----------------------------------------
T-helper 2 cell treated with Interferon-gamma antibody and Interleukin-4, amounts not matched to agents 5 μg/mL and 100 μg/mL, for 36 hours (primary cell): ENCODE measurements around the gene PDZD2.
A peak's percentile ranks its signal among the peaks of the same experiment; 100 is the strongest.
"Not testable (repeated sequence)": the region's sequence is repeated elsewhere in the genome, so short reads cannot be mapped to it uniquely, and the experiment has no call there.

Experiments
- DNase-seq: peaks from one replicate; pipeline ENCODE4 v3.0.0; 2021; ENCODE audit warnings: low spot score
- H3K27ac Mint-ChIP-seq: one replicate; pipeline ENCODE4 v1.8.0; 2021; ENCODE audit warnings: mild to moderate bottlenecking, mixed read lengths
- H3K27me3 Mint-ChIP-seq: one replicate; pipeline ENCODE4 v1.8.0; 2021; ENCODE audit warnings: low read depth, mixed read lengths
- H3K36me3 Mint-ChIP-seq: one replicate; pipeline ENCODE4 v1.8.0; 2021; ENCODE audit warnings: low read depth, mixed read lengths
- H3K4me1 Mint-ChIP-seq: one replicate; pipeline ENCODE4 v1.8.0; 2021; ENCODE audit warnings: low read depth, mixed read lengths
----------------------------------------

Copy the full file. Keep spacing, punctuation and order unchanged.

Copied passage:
T-helper 2 cell treated with Interferon-gamma antibody and Interleukin-4, amounts not matched to agents 5 μg/mL and 100 μg/mL, for 36 hours (primary cell): ENCODE measurements around the gene PDZD2.
A peak's percentile ranks its signal among the peaks of the same experiment; 100 is the strongest.
"Not testable (repeated sequence)": the region's sequence is repeated elsewhere in the genome, so short reads cannot be mapped to it uniquely, and the experiment has no call there.

Experiments
- DNase-seq: peaks from one replicate; pipeline ENCODE4 v3.0.0; 2021; ENCODE audit warnings: low spot score
- H3K27ac Mint-ChIP-seq: one replicate; pipeline ENCODE4 v1.8.0; 2021; ENCODE audit warnings: mild to moderate bottlenecking, mixed read lengths
- H3K27me3 Mint-ChIP-seq: one replicate; pipeline ENCODE4 v1.8.0; 2021; ENCODE audit warnings: low read depth, mixed read lengths
- H3K36me3 Mint-ChIP-seq: one replicate; pipeline ENCODE4 v1.8.0; 2021; ENCODE audit warnings: low read depth, mixed read lengths
- H3K4me1 Mint-ChIP-seq: one replicate; pipeline ENCODE4 v1.8.0; 2021; ENCODE audit warnings: low read depth, mixed read lengths